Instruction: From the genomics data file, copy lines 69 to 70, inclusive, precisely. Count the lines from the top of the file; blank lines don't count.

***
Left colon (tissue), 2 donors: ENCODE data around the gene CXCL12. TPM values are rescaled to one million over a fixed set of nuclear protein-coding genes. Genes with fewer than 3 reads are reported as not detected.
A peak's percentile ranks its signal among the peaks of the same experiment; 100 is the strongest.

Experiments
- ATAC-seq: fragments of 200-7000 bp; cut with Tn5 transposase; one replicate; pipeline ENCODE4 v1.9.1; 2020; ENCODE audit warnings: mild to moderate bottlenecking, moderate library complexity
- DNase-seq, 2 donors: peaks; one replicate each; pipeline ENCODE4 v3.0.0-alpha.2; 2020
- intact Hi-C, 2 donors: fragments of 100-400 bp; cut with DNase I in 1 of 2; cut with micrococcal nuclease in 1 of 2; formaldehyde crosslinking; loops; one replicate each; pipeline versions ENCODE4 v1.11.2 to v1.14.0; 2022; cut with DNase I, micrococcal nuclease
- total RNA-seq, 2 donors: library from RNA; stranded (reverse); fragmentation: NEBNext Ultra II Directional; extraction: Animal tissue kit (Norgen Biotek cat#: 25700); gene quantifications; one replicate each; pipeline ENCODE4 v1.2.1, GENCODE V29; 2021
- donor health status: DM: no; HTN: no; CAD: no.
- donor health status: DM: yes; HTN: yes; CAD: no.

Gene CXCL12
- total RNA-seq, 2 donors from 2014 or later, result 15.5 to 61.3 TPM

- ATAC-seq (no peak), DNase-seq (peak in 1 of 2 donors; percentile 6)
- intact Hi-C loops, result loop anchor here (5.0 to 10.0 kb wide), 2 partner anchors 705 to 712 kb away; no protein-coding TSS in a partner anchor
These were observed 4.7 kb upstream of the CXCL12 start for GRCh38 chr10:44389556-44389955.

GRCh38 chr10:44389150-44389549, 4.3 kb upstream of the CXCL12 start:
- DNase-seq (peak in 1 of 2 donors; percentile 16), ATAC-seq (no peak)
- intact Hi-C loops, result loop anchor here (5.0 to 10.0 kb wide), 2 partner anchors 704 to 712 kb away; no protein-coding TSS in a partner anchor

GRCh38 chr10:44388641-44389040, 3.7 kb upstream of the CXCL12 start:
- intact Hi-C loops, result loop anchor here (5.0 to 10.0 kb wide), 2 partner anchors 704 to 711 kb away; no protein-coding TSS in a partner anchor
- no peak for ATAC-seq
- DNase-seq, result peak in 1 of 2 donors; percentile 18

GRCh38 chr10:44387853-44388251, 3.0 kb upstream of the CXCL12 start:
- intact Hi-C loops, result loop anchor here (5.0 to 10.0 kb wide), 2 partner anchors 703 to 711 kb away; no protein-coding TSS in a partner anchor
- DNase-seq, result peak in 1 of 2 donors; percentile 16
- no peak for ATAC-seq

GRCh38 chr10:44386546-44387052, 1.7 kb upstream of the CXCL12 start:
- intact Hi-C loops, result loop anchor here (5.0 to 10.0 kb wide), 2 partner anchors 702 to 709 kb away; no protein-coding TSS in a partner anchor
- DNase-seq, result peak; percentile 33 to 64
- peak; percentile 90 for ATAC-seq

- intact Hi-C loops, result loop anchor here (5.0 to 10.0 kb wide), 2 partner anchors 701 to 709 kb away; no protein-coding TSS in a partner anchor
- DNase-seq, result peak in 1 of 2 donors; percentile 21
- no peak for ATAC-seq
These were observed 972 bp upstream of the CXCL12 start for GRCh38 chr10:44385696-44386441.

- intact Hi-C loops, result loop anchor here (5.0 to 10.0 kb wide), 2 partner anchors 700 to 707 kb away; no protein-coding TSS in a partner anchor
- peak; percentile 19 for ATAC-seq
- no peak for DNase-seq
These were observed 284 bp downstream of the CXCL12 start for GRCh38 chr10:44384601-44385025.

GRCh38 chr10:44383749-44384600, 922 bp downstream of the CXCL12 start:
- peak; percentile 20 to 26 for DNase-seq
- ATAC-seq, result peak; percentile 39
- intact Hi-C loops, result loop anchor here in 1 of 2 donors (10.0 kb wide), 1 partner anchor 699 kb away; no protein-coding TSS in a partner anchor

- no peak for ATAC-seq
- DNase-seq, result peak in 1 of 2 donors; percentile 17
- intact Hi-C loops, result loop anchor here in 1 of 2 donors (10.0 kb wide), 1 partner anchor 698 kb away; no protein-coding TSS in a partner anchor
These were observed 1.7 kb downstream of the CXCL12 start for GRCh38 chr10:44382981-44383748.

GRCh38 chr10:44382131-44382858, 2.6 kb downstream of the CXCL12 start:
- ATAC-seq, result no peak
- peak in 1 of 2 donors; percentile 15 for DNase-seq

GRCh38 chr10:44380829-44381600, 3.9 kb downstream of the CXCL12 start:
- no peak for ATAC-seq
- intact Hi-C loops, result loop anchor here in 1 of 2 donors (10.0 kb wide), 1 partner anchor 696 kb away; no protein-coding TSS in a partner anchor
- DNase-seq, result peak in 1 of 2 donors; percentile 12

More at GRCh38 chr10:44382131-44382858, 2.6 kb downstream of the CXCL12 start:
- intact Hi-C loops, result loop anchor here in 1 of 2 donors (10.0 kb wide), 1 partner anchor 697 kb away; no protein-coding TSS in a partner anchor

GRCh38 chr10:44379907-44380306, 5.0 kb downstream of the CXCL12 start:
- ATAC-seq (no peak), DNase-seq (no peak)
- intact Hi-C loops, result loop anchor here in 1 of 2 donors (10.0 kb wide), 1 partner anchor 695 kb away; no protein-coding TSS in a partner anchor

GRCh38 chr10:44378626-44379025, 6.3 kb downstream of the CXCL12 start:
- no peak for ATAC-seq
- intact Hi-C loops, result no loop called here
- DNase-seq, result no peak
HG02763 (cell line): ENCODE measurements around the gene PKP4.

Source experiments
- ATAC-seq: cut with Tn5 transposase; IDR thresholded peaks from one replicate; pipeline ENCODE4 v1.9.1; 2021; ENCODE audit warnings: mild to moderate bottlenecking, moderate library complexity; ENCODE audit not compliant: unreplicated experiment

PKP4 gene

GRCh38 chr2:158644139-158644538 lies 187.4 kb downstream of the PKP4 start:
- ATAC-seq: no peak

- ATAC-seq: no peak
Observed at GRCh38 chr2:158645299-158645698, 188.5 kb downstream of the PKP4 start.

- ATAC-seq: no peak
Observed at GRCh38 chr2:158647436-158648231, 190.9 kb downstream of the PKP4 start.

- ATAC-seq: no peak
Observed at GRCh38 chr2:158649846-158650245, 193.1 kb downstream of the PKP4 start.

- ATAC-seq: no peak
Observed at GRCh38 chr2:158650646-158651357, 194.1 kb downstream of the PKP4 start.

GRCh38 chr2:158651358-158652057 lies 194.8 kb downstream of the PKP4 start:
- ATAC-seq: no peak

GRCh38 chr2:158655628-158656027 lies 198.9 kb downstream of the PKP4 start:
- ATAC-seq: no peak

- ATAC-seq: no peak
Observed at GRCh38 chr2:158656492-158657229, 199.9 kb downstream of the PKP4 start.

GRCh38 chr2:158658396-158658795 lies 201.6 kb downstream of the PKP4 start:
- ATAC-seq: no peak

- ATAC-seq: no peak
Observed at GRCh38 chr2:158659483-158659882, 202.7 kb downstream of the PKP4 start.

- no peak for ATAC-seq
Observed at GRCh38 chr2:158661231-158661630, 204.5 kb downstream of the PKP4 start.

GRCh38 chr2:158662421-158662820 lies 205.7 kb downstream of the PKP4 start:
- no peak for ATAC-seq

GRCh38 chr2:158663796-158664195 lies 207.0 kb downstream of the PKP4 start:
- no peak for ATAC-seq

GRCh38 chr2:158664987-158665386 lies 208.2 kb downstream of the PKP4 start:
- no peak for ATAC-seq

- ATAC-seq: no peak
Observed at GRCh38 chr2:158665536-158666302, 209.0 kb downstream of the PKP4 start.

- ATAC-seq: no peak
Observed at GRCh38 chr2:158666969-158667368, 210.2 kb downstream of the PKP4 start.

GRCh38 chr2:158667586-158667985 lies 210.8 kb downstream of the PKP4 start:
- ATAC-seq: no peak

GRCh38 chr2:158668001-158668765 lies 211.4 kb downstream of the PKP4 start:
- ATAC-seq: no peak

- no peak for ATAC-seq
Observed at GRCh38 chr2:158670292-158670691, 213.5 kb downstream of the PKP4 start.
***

Observed at GRCh38 chr2:158645299-158645698, 188.5 kb downstream of the PKP4 start.

- ATAC-seq: no peak